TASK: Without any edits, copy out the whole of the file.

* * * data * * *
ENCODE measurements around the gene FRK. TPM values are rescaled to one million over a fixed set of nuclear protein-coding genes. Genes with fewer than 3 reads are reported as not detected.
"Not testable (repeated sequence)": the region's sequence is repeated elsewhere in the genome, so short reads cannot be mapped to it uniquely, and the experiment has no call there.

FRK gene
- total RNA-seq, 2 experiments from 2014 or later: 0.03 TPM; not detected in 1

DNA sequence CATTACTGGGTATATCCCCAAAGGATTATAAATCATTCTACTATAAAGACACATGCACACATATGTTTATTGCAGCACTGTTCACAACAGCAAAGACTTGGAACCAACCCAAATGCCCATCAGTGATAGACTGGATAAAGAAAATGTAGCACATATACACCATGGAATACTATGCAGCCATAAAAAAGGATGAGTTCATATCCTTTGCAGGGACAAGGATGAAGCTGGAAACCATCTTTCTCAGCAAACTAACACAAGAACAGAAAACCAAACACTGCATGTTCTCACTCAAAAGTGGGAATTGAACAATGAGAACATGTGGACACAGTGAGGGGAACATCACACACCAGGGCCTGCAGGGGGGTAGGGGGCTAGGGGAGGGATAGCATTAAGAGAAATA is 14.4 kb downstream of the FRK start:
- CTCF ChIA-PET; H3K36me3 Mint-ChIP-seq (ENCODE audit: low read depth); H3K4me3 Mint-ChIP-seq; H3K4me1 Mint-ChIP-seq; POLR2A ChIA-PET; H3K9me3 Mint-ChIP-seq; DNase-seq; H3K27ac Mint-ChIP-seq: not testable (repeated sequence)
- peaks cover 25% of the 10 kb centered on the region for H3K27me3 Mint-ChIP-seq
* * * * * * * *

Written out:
ENCODE measurements around the gene FRK. TPM values are rescaled to one million over a fixed set of nuclear protein-coding genes. Genes with fewer than 3 reads are reported as not detected.
"Not testable (repeated sequence)": the region's sequence is repeated elsewhere in the genome, so short reads cannot be mapped to it uniquely, and the experiment has no call there.

FRK gene
- total RNA-seq, 2 experiments from 2014 or later: 0.03 TPM; not detected in 1

DNA sequence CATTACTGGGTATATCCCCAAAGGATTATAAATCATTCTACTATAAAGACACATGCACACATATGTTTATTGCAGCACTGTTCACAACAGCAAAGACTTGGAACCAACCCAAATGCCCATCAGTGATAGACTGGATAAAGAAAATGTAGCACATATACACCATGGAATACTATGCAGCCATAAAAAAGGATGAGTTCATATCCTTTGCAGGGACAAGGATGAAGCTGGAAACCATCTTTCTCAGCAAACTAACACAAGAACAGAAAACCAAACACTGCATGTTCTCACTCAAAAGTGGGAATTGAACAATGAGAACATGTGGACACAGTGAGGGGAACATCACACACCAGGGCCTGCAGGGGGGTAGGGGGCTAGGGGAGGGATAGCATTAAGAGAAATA is 14.4 kb downstream of the FRK start:
- CTCF ChIA-PET; H3K36me3 Mint-ChIP-seq (ENCODE audit: low read depth); H3K4me3 Mint-ChIP-seq; H3K4me1 Mint-ChIP-seq; POLR2A ChIA-PET; H3K9me3 Mint-ChIP-seq; DNase-seq; H3K27ac Mint-ChIP-seq: not testable (repeated sequence)
- peaks cover 25% of the 10 kb centered on the region for H3K27me3 Mint-ChIP-seq